This dramatic hilltop residence occupies an eccentrically shaped site at the end of a long drive. To heighten the sense of arrival, house and view are unmasked only gradually: upon cresting the hill, slits in one of the house's namesake walls give the barest hint of the space beyond. Only after completing the final turn into the motor court is the vista fully revealed, framed by three intensely colored, monolithic walls.
Conceptually, the house uses dynamic formal elements to articulate spaces and views. Initially, one is greeted by a delicate bridge which spans the motor court to connect house and guest house/ garage. The primary living spaces are sheltered by a double-cantilevered plane- hovering just above, but never touching a major demarcating wall. The effect is one of palpable tension- a counterpoint to the the relaxed surroundings.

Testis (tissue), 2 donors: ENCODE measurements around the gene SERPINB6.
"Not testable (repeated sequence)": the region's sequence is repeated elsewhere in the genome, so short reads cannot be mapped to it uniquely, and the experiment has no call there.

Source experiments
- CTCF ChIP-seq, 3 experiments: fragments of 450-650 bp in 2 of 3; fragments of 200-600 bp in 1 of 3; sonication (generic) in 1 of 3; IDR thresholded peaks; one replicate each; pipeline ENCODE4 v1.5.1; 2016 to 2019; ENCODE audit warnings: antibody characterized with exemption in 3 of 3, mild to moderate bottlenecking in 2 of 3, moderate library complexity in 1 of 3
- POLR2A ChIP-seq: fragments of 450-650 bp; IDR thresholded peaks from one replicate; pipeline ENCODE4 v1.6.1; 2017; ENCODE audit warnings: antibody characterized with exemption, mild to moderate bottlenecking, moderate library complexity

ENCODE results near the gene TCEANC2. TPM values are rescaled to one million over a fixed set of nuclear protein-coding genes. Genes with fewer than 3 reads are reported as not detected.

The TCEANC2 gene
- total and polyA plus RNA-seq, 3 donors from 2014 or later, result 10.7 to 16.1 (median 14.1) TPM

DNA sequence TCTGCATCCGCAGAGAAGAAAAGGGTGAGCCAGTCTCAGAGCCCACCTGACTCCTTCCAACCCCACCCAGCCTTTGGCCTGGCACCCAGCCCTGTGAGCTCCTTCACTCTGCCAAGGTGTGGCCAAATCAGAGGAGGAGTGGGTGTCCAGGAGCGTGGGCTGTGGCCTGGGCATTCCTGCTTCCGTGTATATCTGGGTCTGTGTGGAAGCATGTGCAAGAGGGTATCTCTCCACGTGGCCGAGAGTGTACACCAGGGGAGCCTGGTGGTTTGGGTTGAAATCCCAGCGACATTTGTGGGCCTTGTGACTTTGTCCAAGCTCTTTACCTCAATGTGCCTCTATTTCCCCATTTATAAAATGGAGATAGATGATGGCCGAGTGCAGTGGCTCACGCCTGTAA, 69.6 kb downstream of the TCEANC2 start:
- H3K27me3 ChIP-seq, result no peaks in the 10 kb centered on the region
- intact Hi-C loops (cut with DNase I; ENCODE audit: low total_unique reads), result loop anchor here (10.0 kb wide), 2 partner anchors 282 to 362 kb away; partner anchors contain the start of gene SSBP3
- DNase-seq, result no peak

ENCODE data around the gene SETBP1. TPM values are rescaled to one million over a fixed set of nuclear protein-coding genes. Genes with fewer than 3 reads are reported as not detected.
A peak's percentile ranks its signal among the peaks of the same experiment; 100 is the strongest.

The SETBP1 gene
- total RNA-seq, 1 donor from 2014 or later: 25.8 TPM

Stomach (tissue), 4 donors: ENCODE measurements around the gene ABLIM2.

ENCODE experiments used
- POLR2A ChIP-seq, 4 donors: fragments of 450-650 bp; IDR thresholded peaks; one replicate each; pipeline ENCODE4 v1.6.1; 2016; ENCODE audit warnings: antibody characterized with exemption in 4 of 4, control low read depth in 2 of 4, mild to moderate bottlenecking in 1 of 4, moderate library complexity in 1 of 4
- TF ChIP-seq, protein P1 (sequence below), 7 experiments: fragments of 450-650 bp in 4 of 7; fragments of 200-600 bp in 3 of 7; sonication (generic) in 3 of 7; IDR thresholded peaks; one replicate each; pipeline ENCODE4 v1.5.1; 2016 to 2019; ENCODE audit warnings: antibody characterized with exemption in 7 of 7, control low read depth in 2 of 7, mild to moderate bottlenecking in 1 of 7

The "three walls" that define the motor court form, in turn, a visual anchor for the living spaces beyond. After penetrating these enclosures, visitors are pulled through a sequence of glazed volumes which culminate at the expansive family room. Glass doors retract to access deep terraces to the north and east. To the east and south, a large pool and a sequence of gardens designed in collaboration with Pamela Burton complete the scene.
Photo Credit: Lars Frazer